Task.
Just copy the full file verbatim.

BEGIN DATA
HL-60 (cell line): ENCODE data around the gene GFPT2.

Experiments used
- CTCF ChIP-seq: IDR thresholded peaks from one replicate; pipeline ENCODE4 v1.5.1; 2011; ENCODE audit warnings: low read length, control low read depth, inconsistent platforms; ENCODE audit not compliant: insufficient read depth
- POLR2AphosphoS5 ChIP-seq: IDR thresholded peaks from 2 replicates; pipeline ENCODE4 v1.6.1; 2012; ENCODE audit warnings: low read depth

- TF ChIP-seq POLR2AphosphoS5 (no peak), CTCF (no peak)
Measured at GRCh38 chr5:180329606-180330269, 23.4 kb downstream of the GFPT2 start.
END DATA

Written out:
HL-60 (cell line): ENCODE data around the gene GFPT2.

Experiments used
- CTCF ChIP-seq: IDR thresholded peaks from one replicate; pipeline ENCODE4 v1.5.1; 2011; ENCODE audit warnings: low read length, control low read depth, inconsistent platforms; ENCODE audit not compliant: insufficient read depth
- POLR2AphosphoS5 ChIP-seq: IDR thresholded peaks from 2 replicates; pipeline ENCODE4 v1.6.1; 2012; ENCODE audit warnings: low read depth

- TF ChIP-seq POLR2AphosphoS5 (no peak), CTCF (no peak)
Measured at GRCh38 chr5:180329606-180330269, 23.4 kb downstream of the GFPT2 start.